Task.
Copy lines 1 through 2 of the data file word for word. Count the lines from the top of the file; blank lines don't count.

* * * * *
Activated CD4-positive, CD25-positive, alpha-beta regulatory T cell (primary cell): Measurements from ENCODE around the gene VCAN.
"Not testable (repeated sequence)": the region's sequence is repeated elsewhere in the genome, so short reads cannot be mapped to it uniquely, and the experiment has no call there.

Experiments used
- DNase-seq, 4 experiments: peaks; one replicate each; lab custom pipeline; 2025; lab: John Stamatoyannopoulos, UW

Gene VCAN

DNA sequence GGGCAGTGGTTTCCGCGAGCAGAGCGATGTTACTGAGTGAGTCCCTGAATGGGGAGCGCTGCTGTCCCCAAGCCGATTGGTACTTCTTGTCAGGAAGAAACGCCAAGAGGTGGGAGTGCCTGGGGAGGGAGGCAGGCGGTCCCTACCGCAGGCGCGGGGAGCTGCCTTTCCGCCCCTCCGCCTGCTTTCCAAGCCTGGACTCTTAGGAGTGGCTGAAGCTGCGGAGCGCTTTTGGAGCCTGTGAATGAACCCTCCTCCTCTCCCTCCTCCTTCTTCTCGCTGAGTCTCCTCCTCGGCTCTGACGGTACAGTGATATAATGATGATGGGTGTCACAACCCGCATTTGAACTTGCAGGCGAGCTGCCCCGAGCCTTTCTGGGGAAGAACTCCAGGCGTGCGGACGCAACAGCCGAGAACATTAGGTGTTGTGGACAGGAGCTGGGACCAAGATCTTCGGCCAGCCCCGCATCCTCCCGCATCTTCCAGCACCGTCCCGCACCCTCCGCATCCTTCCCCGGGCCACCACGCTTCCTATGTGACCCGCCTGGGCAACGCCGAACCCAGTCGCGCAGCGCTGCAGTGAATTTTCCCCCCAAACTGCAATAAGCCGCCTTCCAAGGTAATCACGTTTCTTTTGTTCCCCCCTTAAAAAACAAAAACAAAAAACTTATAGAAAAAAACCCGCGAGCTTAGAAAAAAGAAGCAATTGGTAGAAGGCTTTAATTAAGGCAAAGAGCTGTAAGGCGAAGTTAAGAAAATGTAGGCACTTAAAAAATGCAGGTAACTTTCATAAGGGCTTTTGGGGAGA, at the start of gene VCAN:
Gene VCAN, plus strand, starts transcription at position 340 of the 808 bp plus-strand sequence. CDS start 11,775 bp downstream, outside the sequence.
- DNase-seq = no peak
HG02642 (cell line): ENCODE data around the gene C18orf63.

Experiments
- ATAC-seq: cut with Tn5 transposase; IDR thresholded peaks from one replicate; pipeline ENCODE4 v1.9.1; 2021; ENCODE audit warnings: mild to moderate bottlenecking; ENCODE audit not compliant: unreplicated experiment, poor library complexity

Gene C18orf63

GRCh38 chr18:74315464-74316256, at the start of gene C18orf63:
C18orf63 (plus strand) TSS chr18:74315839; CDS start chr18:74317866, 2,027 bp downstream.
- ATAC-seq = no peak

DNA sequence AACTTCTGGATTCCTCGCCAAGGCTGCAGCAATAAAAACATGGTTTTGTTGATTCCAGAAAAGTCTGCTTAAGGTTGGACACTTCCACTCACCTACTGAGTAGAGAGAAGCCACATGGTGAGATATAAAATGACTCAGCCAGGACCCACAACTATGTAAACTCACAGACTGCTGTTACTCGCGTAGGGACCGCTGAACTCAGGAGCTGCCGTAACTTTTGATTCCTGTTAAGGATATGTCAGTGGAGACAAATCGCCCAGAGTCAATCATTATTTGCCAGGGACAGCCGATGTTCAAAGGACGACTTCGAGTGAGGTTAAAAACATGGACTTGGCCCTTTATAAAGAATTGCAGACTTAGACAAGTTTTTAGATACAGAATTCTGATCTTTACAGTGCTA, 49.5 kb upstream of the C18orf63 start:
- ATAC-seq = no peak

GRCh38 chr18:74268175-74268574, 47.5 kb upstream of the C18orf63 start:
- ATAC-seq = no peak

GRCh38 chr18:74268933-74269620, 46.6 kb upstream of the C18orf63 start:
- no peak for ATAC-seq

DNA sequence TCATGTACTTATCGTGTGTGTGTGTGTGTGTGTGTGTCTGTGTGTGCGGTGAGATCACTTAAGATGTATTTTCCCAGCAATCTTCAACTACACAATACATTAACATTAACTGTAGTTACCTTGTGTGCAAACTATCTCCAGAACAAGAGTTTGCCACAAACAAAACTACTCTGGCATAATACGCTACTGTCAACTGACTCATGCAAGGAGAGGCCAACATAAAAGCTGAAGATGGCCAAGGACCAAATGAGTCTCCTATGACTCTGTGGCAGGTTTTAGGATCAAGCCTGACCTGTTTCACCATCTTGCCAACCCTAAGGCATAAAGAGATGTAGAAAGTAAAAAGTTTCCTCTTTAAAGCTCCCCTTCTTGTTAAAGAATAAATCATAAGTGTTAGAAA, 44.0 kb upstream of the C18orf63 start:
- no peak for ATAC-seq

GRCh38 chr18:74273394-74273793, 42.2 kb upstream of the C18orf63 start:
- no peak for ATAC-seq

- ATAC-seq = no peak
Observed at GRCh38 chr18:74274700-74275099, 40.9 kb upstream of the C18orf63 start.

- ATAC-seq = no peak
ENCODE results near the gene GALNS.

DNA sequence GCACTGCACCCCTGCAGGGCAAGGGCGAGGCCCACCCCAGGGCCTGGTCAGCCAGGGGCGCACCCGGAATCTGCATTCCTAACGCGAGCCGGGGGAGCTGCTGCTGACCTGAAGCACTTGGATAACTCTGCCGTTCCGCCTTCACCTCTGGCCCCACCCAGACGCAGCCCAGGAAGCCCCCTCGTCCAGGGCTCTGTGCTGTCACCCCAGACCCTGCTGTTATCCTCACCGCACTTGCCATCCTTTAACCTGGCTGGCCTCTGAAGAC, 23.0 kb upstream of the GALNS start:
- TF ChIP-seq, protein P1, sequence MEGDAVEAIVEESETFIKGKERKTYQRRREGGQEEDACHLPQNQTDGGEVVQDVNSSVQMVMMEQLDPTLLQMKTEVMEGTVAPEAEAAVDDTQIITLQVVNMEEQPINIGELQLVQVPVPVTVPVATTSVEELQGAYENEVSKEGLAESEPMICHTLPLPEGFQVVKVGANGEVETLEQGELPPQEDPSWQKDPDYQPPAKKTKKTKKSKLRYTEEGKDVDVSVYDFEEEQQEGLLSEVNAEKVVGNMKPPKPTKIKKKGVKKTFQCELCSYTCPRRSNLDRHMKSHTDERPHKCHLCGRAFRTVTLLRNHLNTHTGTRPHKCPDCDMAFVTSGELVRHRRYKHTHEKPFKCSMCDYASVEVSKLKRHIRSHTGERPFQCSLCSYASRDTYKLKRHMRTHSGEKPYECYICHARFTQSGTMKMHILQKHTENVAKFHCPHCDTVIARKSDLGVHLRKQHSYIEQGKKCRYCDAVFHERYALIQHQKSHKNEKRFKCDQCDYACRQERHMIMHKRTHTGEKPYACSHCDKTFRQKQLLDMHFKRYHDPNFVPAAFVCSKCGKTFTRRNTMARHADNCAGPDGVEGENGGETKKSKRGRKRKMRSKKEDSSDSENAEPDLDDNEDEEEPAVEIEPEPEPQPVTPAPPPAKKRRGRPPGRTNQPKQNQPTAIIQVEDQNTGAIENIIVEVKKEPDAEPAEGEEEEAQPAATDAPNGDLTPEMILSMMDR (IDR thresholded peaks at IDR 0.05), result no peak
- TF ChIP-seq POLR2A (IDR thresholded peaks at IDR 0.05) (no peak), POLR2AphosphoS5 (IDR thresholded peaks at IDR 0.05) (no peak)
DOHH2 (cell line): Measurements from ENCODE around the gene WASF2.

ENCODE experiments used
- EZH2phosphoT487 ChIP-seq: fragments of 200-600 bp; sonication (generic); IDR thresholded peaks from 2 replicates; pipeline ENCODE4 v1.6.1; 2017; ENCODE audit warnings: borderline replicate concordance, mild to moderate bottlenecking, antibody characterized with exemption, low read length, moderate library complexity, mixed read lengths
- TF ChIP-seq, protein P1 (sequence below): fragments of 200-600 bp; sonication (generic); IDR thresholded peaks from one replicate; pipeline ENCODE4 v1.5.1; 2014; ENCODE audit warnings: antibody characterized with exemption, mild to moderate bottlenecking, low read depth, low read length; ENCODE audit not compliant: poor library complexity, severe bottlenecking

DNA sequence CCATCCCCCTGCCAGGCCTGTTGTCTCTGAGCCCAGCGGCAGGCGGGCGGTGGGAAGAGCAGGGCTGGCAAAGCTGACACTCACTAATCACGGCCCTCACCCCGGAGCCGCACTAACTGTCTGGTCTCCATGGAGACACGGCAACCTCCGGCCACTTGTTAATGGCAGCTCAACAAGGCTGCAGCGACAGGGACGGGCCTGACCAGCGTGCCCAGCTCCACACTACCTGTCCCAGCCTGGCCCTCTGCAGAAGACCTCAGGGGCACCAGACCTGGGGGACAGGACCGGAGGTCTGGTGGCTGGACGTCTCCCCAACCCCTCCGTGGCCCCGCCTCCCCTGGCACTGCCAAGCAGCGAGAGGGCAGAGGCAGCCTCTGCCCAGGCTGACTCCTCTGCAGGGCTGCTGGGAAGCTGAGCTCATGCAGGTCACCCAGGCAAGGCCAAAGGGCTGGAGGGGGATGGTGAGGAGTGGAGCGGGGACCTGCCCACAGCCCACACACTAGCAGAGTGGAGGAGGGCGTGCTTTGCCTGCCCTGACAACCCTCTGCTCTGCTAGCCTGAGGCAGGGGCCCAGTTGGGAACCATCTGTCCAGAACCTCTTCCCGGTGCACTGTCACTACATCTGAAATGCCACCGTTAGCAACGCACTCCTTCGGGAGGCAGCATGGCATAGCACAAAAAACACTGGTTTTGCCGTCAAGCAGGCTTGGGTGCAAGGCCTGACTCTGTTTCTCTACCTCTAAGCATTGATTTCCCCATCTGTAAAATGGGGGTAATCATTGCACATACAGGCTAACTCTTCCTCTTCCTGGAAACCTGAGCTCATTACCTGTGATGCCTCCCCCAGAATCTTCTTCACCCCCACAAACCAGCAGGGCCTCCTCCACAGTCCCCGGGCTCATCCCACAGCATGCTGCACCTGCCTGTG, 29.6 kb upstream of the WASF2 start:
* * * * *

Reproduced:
Activated CD4-positive, CD25-positive, alpha-beta regulatory T cell (primary cell): Measurements from ENCODE around the gene VCAN.
"Not testable (repeated sequence)": the region's sequence is repeated elsewhere in the genome, so short reads cannot be mapped to it uniquely, and the experiment has no call there.